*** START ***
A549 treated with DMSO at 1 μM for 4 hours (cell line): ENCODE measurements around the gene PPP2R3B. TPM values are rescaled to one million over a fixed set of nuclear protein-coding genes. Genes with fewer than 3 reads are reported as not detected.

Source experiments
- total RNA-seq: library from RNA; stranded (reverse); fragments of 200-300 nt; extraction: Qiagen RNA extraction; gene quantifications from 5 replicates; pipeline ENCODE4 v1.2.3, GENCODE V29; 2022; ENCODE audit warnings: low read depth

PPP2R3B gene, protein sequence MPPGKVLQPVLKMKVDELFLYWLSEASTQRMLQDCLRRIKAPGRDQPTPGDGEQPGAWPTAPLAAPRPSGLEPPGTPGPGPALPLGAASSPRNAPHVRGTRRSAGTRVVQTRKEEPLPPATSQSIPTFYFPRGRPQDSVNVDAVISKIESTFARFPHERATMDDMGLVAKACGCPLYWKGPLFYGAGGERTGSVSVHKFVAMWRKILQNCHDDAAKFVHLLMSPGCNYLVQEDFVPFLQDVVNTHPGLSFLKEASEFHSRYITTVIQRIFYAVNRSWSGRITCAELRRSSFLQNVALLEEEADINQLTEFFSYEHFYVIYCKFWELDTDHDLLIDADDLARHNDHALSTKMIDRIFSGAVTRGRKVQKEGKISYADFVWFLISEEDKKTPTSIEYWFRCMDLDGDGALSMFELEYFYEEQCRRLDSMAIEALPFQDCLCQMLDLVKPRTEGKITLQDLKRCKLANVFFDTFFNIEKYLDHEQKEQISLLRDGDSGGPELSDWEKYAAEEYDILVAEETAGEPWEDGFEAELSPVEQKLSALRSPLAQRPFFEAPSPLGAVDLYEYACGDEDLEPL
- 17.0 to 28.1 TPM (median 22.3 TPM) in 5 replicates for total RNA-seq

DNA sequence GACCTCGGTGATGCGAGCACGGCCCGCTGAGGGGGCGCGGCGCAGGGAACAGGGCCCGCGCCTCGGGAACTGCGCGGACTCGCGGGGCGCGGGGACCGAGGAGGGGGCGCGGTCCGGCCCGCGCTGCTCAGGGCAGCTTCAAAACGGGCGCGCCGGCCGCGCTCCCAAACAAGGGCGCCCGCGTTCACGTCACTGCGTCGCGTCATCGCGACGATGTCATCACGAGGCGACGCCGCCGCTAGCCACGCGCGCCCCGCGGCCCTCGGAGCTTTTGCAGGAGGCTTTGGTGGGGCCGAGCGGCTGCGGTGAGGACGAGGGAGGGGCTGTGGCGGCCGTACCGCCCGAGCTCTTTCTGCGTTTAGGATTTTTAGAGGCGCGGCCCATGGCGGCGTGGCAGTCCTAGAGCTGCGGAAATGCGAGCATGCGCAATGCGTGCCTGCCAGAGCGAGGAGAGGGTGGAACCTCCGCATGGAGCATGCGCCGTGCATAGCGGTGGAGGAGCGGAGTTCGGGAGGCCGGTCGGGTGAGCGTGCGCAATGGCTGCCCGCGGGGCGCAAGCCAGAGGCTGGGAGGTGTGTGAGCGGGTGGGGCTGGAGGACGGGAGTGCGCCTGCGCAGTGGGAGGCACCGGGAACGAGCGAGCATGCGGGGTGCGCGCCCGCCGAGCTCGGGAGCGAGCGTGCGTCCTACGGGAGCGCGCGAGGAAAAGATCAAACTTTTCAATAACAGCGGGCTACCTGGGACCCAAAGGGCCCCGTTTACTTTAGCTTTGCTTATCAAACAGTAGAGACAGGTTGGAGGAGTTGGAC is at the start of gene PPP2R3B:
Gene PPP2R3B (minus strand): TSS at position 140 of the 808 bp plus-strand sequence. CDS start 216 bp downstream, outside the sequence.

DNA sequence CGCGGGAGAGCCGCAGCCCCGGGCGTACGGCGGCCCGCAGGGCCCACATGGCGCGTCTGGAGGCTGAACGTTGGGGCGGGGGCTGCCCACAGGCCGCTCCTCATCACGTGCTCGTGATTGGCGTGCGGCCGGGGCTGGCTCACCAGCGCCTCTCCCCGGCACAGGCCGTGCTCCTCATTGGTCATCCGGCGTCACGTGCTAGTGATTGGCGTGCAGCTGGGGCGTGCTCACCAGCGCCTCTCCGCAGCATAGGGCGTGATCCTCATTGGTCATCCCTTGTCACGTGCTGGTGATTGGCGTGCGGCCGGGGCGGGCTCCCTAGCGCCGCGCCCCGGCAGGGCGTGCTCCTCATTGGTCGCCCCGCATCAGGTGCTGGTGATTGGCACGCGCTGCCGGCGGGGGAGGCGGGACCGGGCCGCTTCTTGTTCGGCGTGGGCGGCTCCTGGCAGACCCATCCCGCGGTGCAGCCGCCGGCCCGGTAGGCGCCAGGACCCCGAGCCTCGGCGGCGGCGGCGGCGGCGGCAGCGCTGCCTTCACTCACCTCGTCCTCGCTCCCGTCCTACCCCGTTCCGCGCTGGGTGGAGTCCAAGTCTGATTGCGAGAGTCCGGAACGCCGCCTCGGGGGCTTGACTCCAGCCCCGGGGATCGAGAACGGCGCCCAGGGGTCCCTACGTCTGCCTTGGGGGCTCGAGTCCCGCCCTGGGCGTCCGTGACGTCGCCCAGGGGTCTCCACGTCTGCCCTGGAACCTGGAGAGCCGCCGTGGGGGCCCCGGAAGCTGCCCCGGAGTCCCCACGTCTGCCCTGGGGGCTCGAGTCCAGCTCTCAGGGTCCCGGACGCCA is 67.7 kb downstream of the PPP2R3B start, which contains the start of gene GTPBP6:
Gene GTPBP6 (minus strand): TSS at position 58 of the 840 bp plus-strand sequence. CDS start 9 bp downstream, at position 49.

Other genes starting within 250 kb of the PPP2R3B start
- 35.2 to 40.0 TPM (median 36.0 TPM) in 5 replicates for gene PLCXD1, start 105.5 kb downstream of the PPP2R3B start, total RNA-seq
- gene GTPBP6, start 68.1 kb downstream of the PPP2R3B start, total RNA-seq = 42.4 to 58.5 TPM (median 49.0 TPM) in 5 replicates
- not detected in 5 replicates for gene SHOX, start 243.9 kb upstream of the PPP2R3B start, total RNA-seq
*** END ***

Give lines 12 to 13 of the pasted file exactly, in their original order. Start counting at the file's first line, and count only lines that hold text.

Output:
- gene GTPBP6, start 68.1 kb downstream of the PPP2R3B start, total RNA-seq = 42.4 to 58.5 TPM (median 49.0 TPM) in 5 replicates
- not detected in 5 replicates for gene SHOX, start 243.9 kb upstream of the PPP2R3B start, total RNA-seq